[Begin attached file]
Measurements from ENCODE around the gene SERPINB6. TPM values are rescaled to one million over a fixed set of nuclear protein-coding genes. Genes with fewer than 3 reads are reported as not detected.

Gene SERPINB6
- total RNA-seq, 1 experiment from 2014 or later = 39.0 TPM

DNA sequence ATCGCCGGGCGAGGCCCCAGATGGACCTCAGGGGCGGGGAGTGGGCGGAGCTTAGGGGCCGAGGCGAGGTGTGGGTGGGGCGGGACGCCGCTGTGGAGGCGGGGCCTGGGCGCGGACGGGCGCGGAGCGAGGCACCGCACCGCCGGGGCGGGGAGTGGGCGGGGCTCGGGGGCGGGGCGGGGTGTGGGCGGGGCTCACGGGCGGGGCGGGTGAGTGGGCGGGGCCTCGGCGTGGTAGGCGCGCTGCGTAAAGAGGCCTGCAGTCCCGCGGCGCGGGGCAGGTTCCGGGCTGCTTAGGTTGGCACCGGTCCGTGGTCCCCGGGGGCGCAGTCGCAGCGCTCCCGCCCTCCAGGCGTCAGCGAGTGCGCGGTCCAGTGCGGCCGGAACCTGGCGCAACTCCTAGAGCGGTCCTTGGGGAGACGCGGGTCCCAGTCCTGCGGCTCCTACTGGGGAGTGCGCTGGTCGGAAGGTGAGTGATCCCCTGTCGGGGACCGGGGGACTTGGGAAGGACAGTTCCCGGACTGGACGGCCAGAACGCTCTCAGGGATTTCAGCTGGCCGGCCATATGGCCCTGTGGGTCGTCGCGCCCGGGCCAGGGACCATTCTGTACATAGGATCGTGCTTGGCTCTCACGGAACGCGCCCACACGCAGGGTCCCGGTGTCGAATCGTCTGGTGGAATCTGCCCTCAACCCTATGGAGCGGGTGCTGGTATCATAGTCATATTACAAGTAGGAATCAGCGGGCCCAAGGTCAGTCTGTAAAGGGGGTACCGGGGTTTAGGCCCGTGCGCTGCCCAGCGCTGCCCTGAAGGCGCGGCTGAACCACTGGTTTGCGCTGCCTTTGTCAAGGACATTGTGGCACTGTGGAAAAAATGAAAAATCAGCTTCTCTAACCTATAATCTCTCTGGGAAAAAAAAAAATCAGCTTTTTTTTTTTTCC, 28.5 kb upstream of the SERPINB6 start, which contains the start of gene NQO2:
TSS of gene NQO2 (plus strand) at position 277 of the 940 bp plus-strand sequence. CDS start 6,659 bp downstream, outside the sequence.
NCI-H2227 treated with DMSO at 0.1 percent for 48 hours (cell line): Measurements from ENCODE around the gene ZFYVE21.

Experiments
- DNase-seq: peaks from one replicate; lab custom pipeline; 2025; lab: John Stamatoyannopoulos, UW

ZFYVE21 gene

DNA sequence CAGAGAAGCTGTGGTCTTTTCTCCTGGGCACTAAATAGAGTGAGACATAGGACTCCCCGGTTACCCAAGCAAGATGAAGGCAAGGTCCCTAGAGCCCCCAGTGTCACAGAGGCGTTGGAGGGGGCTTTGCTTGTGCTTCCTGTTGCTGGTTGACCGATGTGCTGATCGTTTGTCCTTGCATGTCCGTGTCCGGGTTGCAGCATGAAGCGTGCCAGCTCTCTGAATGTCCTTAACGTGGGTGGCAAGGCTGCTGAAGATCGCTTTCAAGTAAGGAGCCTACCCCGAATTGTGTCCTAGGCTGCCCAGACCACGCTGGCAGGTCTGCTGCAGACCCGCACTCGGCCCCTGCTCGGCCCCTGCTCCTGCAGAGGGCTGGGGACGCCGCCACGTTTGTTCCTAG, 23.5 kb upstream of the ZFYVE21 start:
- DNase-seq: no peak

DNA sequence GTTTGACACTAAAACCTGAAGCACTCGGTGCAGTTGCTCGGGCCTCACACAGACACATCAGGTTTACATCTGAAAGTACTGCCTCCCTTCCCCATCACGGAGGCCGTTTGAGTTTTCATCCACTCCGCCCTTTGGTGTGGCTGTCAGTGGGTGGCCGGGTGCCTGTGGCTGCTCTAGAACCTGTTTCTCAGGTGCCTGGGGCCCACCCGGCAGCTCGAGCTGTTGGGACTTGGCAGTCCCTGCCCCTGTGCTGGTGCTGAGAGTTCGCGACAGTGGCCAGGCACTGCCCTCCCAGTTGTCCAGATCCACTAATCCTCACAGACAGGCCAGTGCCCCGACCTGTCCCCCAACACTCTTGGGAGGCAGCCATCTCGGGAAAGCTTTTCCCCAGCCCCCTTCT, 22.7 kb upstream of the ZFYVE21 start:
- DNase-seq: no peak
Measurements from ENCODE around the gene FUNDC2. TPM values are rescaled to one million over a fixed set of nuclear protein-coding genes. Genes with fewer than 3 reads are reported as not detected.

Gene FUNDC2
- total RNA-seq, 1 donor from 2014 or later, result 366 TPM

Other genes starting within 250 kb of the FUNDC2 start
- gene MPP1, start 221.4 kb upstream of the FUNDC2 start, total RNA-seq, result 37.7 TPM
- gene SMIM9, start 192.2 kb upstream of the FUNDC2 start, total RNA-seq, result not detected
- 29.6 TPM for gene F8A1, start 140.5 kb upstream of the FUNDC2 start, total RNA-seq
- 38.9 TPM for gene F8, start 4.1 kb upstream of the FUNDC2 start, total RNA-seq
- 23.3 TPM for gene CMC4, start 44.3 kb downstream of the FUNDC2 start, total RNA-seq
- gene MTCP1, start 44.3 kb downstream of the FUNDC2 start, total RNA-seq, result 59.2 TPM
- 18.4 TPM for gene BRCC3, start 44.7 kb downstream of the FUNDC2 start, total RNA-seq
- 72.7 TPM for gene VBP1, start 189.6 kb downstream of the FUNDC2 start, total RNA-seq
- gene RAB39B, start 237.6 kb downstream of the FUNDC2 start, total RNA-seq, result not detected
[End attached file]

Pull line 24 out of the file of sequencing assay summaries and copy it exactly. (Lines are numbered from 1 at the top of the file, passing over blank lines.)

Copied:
- 18.4 TPM for gene BRCC3, start 44.7 kb downstream of the FUNDC2 start, total RNA-seq